A large secondary market for construction loans is private lenders. These lenders tend to charge slightly higher rates, but are also prepared to fund deals that do not have the same levels of security required by main line bank deals. Private money is actually a major source of construction loans, especially in the commercial construction market.
And even though the private sources will charge more, the reality is that construction financing is only required for a short period of time, so the additional costs can still be manageable within the budget of the overall project.
Private funders may also provide greater flexibility than banks when it comes to construction financing applications. For instance, privates may be more flexible on construction stage definitions and the requirements for qualifying for draws and advances. Privates also can offer more flexible financing requirements where the private lender will provide finance up to 100% of the project costs, depending on the overall security position of the underlying property.
While construction loans are very common due to the amount of building that takes place every year, there is still considerable complexity and risk to manage. Those who go into the process uninformed can experience significantly higher costs and even disastrous results if the project cannot be completed.
Before you start into a construction project requiring construction financing, you would be well advised to seek the assistance of a financing professional to help you locate the source of financing and related program that best fits your requirements.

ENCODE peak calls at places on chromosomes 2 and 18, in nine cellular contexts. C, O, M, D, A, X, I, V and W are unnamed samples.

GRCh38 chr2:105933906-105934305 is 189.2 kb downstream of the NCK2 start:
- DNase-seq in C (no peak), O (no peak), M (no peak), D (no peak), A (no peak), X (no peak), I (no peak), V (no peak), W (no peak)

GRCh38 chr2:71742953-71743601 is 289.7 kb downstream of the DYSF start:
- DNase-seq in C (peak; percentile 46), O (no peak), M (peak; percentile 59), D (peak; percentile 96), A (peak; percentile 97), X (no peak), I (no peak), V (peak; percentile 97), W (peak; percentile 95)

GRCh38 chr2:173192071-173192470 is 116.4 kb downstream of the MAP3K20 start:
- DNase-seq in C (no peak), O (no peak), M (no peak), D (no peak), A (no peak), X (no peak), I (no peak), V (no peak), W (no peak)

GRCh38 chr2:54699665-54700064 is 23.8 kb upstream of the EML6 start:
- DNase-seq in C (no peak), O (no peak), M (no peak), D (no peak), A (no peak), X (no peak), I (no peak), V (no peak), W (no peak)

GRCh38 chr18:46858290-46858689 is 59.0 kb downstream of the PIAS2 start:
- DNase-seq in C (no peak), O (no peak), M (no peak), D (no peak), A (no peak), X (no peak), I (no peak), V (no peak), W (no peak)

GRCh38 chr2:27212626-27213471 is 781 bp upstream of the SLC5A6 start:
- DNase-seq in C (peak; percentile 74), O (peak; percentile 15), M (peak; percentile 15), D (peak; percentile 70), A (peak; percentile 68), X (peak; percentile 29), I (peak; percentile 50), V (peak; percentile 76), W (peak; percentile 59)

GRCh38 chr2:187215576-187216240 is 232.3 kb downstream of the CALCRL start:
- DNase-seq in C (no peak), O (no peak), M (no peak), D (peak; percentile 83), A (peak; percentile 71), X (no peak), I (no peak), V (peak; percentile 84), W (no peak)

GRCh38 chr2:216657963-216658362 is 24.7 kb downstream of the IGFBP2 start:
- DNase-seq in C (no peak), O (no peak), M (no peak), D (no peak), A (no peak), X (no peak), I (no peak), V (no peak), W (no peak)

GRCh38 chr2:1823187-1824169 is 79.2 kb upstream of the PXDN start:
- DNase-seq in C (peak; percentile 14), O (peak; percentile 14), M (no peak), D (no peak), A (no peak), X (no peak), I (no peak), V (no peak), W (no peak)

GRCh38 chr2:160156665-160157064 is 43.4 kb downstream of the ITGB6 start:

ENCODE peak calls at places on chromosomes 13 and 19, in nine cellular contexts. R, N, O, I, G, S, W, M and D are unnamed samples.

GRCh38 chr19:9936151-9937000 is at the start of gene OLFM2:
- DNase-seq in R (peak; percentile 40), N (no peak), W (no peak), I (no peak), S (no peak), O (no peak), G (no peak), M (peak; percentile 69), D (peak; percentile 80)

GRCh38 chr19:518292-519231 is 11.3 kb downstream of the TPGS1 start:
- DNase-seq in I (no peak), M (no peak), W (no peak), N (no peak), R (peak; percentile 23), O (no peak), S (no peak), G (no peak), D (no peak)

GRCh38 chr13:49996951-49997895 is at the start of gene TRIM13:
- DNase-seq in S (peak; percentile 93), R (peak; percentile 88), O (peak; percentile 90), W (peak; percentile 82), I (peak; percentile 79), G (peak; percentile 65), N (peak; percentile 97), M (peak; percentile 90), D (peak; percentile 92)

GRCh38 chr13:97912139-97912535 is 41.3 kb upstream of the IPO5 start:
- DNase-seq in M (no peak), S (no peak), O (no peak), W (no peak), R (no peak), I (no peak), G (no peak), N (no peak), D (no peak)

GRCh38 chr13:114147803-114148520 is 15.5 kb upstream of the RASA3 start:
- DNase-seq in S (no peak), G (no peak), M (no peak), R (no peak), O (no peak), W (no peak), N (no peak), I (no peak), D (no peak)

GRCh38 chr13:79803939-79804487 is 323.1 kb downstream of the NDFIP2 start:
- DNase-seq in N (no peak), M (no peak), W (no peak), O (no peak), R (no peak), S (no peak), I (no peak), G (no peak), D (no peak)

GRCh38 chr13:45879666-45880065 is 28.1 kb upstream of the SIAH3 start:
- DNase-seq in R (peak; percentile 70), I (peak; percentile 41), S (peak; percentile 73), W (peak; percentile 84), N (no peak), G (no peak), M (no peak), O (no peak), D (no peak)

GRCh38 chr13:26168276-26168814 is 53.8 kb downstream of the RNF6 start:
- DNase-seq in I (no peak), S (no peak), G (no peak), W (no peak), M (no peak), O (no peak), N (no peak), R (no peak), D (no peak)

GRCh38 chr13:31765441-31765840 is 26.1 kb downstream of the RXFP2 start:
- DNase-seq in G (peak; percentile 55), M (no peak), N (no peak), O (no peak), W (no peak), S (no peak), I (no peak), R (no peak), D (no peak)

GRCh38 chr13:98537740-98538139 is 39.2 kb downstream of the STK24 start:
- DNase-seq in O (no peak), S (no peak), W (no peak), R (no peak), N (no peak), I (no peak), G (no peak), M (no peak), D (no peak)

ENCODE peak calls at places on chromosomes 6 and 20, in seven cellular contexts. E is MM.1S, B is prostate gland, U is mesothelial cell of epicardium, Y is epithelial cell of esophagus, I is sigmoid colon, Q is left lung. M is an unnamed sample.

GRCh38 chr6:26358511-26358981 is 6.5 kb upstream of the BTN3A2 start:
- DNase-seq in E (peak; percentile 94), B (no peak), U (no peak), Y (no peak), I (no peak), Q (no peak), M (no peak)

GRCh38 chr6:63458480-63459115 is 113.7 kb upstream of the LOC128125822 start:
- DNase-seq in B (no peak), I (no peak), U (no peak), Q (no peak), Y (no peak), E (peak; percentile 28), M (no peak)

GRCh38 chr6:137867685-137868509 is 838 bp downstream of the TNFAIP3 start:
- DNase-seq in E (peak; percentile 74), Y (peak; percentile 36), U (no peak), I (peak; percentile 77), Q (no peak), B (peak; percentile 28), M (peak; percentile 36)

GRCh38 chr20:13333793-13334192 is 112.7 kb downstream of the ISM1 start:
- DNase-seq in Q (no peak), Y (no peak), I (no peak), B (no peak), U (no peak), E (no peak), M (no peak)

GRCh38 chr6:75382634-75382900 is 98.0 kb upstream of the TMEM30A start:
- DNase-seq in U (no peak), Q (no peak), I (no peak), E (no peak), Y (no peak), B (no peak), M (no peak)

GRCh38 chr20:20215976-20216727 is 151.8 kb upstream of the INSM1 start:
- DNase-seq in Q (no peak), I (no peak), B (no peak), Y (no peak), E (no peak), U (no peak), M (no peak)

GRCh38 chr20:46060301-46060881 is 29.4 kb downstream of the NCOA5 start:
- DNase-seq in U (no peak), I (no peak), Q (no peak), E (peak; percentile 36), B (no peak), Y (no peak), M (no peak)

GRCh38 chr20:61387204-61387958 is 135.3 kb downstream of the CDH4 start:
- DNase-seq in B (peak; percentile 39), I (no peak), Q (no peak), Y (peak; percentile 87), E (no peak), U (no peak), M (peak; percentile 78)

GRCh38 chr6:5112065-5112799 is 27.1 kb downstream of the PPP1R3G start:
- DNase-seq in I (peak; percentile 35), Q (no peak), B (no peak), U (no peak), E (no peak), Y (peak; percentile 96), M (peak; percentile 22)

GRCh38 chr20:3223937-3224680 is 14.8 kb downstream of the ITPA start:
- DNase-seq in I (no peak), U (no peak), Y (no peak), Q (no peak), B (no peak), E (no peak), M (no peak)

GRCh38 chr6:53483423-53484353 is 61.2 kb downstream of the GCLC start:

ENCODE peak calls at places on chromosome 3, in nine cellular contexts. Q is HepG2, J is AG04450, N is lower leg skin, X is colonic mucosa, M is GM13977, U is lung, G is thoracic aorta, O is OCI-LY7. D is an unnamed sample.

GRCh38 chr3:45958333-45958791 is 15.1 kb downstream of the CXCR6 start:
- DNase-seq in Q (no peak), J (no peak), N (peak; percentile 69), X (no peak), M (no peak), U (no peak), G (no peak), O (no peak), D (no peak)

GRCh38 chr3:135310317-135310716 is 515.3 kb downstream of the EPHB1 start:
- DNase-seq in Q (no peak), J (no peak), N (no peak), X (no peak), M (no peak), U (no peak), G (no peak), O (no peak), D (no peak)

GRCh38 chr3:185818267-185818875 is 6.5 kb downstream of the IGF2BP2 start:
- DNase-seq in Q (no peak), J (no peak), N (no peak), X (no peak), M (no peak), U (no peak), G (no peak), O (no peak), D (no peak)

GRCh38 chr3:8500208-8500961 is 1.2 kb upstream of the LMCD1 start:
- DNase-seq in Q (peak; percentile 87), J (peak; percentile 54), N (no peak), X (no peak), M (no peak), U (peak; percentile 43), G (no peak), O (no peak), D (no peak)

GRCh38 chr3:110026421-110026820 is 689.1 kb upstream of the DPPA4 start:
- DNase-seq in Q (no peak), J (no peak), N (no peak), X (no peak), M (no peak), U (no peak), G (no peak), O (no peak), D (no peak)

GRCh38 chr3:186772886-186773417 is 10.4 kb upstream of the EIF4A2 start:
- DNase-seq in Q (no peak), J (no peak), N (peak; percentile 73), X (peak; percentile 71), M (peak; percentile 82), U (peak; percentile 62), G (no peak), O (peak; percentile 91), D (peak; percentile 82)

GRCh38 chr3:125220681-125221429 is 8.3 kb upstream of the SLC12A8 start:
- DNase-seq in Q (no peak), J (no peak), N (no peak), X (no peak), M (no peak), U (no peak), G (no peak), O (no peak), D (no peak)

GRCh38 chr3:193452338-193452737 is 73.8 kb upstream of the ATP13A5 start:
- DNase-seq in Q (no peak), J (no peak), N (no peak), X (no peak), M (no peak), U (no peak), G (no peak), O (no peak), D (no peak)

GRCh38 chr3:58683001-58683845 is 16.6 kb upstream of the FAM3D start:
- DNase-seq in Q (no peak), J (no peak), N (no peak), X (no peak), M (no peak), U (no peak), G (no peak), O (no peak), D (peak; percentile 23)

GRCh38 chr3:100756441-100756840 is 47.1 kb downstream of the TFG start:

|OUTLINE OF CONSTRUCTION FINANCING SOURCES|
While most contractors are generally not directly involved with the financing of a construction project, understanding the process of financing and how it relates to a construction business is extremely important. The following outlines many of the most common sources for obtaining construction loans.
Commercial Banks make single-family short-term and a limited number of long-term loans. They are generally the largest construction lenders on multifamily and commercial projects. They also make short-term loans to mortgage banks and to real estate investment trusts (REITs).
Savings and Loan Associations:
Savings and Loan associations are the largest of all lenders of both construction and permanent or long-term loans on single family housing. They also make a considerable number of construction loans for multifamily residences such as apartment houses and condominiums.
Mutual Savings Banks:
Mutual Savings Banks are generally located within the northeastern United States. Their mortgage investments are generally concentrated in single family permanent mortgages. They tend to make only a limited number of construction loans, but do make long-term loans to mortgage bankers and to real estate investment trusts which in turn make construction loans.
Mortgage Banking Companies:
Mortgage Banking companies make a significant number of loans for construction and land development but are mainly intermediaries between borrowers and lenders.
Life Insurance Companies:
Life insurance companies do a minimum amount of temporary construction lending. Their principle commitments are long-term loans on commercial and multifamily projects.
Real Estate Investment Trusts:
These trusts provide long-term mortgages on commercial and multifamily projects and a limited amount of construction loans.
Approximately every sixth house built in the United States is financed by the GI loan program. The Veterans Administration (VA) makes construction loans on housing for veterans, their dependents, and other beneficiaries of deceased veterans. The Federal Housing Administration (FHA) insures mortgage loans made by approved lending institutions, however, FHA does not lend money.
Other Sources for Loans:
Finally, miscellaneous sources of loans which should not be overlooked include individuals, syndicates, service organizations, and Community Housing Authorities.